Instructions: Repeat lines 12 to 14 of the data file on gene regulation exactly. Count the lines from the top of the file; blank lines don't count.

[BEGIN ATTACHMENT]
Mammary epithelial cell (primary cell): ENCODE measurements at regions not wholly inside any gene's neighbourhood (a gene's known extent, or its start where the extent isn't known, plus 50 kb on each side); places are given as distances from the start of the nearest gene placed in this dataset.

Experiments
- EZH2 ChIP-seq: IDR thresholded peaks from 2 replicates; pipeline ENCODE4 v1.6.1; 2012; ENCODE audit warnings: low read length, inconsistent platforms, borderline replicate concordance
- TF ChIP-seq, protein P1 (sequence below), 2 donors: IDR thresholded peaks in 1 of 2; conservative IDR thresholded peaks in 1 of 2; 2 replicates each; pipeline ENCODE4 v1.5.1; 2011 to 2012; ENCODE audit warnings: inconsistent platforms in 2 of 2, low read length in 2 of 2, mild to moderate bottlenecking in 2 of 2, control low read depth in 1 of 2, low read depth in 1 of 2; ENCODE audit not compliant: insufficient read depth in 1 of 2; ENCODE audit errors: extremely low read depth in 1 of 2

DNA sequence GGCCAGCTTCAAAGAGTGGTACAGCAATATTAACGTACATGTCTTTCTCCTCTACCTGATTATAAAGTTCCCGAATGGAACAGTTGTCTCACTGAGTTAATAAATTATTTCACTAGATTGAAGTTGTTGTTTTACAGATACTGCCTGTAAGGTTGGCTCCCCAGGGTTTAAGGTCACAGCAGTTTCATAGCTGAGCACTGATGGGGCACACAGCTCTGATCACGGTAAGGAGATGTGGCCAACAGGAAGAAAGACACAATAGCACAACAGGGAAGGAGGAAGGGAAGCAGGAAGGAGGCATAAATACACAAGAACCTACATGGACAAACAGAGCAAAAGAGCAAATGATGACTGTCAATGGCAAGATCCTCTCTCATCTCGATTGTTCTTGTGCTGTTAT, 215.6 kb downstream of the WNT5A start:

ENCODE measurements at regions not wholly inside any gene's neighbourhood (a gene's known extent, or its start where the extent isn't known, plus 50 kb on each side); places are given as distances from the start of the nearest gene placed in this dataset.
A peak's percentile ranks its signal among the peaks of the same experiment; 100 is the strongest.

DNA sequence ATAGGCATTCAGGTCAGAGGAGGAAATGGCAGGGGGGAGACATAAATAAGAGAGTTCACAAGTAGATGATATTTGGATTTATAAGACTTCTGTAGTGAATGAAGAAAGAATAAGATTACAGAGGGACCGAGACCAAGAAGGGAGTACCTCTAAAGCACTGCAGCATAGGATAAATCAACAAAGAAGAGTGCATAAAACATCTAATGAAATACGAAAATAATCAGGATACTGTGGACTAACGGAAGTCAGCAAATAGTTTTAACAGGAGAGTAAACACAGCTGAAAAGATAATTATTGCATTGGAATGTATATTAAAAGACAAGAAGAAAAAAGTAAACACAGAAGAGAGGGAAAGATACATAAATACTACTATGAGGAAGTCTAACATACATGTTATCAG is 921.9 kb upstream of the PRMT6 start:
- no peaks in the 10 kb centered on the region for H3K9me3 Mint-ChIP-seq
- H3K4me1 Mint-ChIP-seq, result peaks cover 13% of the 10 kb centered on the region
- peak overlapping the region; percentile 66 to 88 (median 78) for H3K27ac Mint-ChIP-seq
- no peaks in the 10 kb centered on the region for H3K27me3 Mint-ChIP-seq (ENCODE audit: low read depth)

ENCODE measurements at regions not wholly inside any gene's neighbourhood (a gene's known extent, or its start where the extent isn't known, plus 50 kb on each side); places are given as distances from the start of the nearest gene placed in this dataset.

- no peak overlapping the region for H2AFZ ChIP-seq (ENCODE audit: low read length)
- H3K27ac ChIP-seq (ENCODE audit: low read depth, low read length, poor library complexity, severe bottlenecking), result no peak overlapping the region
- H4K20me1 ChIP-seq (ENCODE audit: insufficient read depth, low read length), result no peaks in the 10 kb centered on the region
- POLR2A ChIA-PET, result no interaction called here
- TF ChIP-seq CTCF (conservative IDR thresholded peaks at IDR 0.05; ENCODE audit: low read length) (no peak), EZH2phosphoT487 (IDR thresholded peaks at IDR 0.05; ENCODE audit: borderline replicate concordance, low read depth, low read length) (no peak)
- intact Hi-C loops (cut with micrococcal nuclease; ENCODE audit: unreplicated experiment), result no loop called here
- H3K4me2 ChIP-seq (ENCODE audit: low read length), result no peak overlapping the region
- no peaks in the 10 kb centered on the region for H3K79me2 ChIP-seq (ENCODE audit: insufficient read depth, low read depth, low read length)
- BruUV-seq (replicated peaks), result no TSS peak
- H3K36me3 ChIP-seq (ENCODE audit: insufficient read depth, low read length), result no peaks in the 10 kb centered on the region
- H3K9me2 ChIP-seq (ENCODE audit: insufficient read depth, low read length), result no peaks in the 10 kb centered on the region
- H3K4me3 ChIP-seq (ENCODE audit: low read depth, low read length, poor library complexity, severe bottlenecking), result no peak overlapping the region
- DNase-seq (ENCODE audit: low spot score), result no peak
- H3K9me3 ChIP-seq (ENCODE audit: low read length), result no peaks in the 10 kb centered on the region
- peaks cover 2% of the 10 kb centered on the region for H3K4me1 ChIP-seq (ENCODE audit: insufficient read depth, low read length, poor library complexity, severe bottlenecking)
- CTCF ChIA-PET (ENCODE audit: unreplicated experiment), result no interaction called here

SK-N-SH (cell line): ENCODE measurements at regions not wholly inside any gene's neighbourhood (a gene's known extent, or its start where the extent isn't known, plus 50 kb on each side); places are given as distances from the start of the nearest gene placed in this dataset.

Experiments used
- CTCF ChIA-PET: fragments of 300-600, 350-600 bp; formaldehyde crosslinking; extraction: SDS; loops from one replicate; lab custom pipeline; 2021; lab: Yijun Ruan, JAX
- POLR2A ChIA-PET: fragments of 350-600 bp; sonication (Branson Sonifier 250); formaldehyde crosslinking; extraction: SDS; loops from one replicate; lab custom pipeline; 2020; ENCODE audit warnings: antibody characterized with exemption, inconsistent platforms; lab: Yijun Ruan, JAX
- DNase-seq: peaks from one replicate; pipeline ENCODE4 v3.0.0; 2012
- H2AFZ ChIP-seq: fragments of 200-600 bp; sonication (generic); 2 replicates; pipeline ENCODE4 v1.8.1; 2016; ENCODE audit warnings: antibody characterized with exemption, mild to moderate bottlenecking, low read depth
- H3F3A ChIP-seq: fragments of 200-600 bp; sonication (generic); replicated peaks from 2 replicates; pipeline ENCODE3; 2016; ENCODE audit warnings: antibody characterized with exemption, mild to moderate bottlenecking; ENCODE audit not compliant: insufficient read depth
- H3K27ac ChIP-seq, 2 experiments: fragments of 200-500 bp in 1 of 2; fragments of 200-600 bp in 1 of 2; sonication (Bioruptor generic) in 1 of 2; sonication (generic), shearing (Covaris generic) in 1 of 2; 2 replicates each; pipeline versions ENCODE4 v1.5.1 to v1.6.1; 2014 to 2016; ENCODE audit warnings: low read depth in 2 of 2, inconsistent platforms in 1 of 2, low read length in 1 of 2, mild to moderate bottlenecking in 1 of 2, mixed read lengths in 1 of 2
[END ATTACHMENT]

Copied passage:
- no peaks in the 10 kb centered on the region for H3K27me3 Mint-ChIP-seq (ENCODE audit: low read depth)

ENCODE measurements at regions not wholly inside any gene's neighbourhood (a gene's known extent, or its start where the extent isn't known, plus 50 kb on each side); places are given as distances from the start of the nearest gene placed in this dataset.

- no peak overlapping the region for H2AFZ ChIP-seq (ENCODE audit: low read length)